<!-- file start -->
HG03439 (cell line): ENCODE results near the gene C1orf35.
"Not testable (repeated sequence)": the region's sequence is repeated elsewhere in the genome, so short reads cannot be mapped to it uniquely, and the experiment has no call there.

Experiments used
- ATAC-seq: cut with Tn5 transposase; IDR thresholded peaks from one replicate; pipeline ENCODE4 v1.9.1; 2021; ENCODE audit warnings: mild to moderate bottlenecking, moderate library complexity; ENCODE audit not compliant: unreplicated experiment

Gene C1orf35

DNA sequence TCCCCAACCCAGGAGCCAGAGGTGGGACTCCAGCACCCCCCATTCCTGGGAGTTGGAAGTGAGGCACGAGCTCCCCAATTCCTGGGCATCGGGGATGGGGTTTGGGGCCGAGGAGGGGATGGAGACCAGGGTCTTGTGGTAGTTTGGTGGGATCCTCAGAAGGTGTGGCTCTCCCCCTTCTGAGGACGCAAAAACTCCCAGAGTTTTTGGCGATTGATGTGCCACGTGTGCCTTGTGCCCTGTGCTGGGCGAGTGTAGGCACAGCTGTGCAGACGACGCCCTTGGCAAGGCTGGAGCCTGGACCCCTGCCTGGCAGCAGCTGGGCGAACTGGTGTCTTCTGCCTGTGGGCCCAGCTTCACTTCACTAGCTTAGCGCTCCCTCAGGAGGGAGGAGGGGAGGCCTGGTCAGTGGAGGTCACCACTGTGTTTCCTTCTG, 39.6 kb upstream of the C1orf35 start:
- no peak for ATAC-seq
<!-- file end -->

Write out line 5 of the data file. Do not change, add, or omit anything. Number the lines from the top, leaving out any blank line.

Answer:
Gene C1orf35